There are a number of ways to gain rEFInd knowledge, starting with accessing our own Wiki @ Several users here are familiar with it and can help if needed…


I would suggest to disable os-prober and efibootmgr in all the other OS:es.
Let EnOS Grub’s bootloader to be in charge of the multibooting.


Thank you for your answer. Yes, in some cases the BIOS allows you to change the order. I’ll be honest, I haven’t really delved into the use of rEFInd yet, although I’ve read about it several times here on the forum. If it has this advantage over Grub, then it’s worth using it. I guess, as the name implies, it’s an alternative to Grub only for UEFI?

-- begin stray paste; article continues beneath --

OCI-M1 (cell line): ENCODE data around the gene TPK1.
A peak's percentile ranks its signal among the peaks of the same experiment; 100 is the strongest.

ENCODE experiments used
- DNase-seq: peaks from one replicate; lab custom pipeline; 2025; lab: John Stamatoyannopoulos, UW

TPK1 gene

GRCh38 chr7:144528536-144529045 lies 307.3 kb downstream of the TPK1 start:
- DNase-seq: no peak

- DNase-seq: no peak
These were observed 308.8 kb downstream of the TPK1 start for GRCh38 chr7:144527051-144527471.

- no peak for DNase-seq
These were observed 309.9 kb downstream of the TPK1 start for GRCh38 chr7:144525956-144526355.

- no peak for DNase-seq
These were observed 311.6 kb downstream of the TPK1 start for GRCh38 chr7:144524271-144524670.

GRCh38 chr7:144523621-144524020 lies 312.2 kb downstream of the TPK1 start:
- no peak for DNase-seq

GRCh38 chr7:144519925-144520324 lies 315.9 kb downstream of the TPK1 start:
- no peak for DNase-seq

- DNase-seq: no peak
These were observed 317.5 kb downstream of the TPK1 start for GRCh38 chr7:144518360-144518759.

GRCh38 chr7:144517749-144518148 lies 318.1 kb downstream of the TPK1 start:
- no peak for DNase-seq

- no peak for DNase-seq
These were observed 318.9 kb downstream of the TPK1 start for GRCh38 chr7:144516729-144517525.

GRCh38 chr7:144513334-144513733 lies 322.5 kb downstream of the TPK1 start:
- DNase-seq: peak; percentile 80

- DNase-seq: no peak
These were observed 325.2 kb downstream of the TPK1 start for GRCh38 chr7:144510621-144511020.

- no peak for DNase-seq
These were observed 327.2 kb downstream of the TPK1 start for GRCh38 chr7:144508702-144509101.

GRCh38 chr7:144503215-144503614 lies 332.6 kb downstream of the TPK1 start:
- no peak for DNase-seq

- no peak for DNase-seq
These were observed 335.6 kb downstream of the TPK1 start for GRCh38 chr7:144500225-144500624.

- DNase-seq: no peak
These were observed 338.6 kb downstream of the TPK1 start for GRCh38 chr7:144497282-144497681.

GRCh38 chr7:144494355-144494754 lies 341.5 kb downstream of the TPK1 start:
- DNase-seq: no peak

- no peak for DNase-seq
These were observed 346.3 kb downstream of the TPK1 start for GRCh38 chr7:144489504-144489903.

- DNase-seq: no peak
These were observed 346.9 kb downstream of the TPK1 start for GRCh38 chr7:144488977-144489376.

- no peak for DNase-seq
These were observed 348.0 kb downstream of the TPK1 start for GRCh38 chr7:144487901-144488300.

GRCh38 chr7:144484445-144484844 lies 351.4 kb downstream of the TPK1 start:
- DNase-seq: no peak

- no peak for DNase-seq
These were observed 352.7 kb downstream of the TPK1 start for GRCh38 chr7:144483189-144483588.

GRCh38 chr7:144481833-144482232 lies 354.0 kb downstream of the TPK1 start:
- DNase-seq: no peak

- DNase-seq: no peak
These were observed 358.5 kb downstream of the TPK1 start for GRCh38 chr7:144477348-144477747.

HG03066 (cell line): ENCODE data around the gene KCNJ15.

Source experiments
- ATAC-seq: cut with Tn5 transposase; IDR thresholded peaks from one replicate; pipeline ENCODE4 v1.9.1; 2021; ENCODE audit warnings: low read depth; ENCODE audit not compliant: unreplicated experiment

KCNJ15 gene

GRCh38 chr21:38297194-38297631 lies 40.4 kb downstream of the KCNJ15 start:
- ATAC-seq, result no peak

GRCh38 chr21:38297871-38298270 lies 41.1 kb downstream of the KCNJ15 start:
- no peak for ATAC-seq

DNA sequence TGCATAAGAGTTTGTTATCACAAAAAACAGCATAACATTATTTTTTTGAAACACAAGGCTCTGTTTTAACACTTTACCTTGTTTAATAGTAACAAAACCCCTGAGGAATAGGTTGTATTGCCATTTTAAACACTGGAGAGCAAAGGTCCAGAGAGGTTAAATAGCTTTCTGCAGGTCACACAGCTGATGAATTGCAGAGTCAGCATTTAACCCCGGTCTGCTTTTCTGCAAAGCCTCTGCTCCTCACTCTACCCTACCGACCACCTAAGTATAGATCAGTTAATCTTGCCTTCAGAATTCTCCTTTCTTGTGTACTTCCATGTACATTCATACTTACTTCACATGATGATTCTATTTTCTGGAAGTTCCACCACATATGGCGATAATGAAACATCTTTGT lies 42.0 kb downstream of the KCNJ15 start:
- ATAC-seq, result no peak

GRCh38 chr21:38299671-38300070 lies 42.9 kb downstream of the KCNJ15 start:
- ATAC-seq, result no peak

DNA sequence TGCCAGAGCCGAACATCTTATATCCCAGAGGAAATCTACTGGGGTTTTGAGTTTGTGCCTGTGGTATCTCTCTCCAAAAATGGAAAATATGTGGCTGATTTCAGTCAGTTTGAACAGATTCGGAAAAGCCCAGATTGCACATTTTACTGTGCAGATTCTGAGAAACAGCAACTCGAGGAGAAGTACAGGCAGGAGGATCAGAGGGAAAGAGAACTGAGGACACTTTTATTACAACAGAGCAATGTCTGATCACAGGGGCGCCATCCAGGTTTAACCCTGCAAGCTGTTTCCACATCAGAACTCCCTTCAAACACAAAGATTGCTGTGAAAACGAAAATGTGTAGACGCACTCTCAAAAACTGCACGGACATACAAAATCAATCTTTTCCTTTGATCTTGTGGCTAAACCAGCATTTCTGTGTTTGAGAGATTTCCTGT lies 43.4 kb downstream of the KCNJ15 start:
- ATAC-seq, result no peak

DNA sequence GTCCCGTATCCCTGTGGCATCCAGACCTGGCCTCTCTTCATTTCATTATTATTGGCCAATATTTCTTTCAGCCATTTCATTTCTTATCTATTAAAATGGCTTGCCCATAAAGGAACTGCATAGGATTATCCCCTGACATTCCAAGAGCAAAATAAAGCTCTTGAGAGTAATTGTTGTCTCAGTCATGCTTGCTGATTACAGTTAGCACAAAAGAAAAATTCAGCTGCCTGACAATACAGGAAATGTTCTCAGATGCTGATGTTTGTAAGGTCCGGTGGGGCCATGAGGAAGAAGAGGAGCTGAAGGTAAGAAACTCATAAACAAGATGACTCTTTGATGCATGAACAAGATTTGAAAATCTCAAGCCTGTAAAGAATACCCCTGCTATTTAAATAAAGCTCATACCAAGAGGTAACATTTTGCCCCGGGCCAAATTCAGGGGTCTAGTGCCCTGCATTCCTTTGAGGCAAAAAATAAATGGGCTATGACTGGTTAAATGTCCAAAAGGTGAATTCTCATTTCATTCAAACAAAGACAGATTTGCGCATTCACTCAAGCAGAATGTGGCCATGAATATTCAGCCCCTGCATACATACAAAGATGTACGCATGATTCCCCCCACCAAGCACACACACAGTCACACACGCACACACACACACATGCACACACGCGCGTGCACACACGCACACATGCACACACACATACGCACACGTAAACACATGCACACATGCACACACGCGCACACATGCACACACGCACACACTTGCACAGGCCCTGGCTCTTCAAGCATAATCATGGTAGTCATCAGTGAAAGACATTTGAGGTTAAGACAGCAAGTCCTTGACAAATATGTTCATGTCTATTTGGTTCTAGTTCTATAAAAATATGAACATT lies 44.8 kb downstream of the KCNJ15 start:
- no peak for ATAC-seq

Most systems these days are EFI capable - but yes, this is mostly a limitation on using rEFInd. AFAIK, the only non-EFI thing it can handle is finding and booting a Win system that isn’t EFI.

As for checking out using rEFInd, checking our wiki shows how 2 commands should get you up and running - and one of them is installing the software! Easily bypassed/ignored/removed if you don’t like it, too.

Thanks, I didn’t even think of this simple solution. It just occurred to me that there is an exception to this problem: MX Linux is also installed on my laptop in addition to EOS, and updating Grub on MX Linux does not affect Grub installed by EOS. On the other hand, updating Kubuntu Grub will overwrite EOS Grub every time. So I notice that the problem is distribution dependent.

On a second thought, what I suggested above is what I have used for UEFI booting.

Not sure if it would work on MBR systems.